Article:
Of course, we have visited Decembrists' Square and the Bronze Horseman many times already.
But in this album we will take a detailed look at it, if you get my drift :)
Well, here it is: Decembrists' Square.
It was called Senatskaya (Senate) Square initially, was renamed to Petrovsky Square when the monument was erected, but the new name didn't stick, and so the square remained Senate Sq.
It was renamed to Decembrists Sq. in 1925, to commemorate anti-monarch mutiny of army officers in December 1825. That coup d'etat was brutally crushed by the Czar's army right here, at this very place. Rioters were gunned down with artillery fire, and their bodies were dumped under the ice of frozen Neva. The rest were sent to Siberia.
I guess the square wasn't returned to its previous name only because the new ruling elite considers itself and Decembrists to be alike.
This is a rare case of similarity of early- and later-Soviet official position: both thought of Czar as of anti-freedom, so the uprising was considered as a pro-freedom.
The Bronze Horseman is a monument to Czar Peter the Great, and was set up in 1782. Obviously at that time it wasn't called "The Bronze Horseman" yet, because the poem by A. Pushkin of that title was only created in 1833.
The statue was done by French sculptor Йtienne Maurice Falconet by the order of Catherine the Great (Ekaterina II). We are reminded of it by inscription on the monument itself: "'Catherine the Second to Peter the First".
Interestingly enough, until this piece Falconet was known only in a totally different area: he was making porcelain figurines in Serves manufactory.
Then he was recommended to Catherine II by philosopher D. Diderot.
The statue was cast in bronze, supervised by caster Yemelyan Khailov. Once he risked his life to salvage the casting when the shop caught a fire.
A.S. Pushkin had given very detailed description of the statue in his famous poem.
"The snake of envy, stagnation and venom" is pinned down by the hoof. This is the symbol of defeated enemies. Sculptor F.G. Gordeev is the author of the snake.
Two stallions from Catherine II' stables - Diamond and Caprice - became the models for the horse.
The head of Peter the Great was done by Falconet' student: Marie-Anne Collot.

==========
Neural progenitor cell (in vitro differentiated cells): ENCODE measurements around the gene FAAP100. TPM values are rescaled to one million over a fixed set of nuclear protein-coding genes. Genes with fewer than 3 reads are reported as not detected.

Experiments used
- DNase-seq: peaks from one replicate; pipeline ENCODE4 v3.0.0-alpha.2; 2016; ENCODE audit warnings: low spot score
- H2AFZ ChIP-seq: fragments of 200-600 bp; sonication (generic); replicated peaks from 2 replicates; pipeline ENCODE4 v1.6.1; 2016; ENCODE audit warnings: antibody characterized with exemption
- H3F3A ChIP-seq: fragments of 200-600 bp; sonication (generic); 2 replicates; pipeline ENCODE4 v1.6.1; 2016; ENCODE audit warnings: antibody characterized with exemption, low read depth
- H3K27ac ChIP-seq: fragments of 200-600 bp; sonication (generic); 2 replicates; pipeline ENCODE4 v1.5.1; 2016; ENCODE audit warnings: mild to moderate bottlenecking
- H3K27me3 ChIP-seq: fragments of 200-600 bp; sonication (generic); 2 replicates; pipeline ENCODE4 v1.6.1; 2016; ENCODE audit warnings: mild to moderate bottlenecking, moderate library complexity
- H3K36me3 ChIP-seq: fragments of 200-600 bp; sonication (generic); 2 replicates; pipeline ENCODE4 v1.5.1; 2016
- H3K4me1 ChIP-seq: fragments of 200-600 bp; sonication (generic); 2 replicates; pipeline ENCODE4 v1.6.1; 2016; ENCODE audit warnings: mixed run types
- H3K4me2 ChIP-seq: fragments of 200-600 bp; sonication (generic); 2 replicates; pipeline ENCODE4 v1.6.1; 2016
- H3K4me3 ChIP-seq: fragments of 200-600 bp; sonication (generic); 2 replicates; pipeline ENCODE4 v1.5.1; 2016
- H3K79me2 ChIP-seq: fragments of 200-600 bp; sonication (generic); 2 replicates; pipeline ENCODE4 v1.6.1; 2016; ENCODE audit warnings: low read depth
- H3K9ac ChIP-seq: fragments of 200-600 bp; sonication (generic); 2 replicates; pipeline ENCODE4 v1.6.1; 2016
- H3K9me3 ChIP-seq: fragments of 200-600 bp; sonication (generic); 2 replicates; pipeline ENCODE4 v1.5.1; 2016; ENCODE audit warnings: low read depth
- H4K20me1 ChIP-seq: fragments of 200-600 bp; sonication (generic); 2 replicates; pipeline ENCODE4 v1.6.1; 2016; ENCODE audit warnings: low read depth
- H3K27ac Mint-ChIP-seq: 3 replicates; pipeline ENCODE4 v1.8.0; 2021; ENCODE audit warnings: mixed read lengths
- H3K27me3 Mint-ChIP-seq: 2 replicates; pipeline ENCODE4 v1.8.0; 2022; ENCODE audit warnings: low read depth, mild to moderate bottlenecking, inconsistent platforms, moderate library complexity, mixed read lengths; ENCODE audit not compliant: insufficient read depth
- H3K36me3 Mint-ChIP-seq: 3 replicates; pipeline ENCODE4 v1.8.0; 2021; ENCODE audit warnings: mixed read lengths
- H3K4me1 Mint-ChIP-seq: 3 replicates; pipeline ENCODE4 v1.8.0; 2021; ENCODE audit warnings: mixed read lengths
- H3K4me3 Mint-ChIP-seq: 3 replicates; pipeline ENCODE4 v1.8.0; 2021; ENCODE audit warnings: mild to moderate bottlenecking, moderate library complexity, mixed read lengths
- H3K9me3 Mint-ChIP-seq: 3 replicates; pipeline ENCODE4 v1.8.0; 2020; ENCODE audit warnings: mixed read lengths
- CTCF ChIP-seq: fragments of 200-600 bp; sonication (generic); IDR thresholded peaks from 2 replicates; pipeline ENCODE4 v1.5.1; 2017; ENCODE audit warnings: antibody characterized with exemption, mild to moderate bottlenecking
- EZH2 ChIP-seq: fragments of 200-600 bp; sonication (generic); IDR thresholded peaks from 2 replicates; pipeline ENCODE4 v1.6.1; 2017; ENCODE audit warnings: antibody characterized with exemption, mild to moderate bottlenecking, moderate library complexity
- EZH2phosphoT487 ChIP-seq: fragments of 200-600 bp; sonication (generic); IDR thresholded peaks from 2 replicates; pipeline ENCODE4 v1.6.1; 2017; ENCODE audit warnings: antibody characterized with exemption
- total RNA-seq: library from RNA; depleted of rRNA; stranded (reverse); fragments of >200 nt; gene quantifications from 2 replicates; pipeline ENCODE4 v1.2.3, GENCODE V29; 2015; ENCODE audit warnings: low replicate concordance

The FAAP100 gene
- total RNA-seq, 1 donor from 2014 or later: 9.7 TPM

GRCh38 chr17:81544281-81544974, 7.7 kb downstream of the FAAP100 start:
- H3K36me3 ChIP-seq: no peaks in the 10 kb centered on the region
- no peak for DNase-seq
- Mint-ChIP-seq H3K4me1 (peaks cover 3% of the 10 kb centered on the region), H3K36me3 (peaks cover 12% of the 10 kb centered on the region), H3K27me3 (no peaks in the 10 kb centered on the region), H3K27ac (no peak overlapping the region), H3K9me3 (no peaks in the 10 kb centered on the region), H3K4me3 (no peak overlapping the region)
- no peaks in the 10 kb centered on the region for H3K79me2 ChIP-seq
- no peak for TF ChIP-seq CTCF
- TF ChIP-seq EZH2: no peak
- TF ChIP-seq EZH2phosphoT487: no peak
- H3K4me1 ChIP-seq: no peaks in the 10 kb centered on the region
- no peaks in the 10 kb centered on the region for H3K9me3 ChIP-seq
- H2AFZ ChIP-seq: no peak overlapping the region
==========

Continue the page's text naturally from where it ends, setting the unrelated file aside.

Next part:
Moving the boulder for the pedestal. This enormous stone was called the Thunder Stone.
It was found by the peasant Semyon Vishnyakov near the village Lahta, 15km from the city, 6 km inland from the Gulf of Finland. They were dragging and shaping it for full two years. First, it was moved to the beach, and then loaded into 54-meter barge.
The total weight was about 1600 tons.
The Bronze Horseman before the Revolution (beginning of XX century); and removing the protective shelter after the World War II (1945). In 19th century the monument was surrounded by tall fence up to 2 meters high.
(the picture and photo see http://www.nrl.ru and http://www.photoarchive.spb.ru)
The statue was put up on the pedestal under Y.M. Felten, after Falconet had already left.
Kunst-camera building across the Neva.
Senate and Synod buildings on Decembrists' Square were built much later than the monument, in 1829-1834. Design by Carlo Rossi.
Construction manager A.E. Shaubert.
Above the arch is the sculptural group "Justice and Reverence" by V.I. Demut-Malinovsky. The next tier of statues is "Geniuses holding the Law". The lower (white) ones are Faith, Wisdom, Truth, etc. (totally 16 statues).
During the Soviet years these buildings were given to the Central State Historical Archives. Now there are attempts to push archive out, but so far it successfully resists.
Galernaya Street is coming under the arch.
Previously we said a lot about the St.Isaac Cathedral, which faces the square with its Northern facade.
It was built in 1818-1858 under direction of Auguste de Montferrand.
High relief above one of four porticos: "Resurrection of Christ”, by French sculptor F. Lemer.
By the way, the cathedral is honoring Peter the Great.
What's the connection?, you might ask. The Czar's birthday coincided with St.Isaac of Dalmatia day (May 30).
I heard that in 1920s kids sneaked up to the upper collonade, where the statues by sculptor I. German are. Also it was mentioned that in 1970s they allowed tourist groups in there. But other people say it's not so.
Today only the lower part is open officially.
Another nice poem (by F. Tyutchev) mentioning St.Isaak's.
In my next album I plan to conclude this winter, which happened to set a record in the number of albums.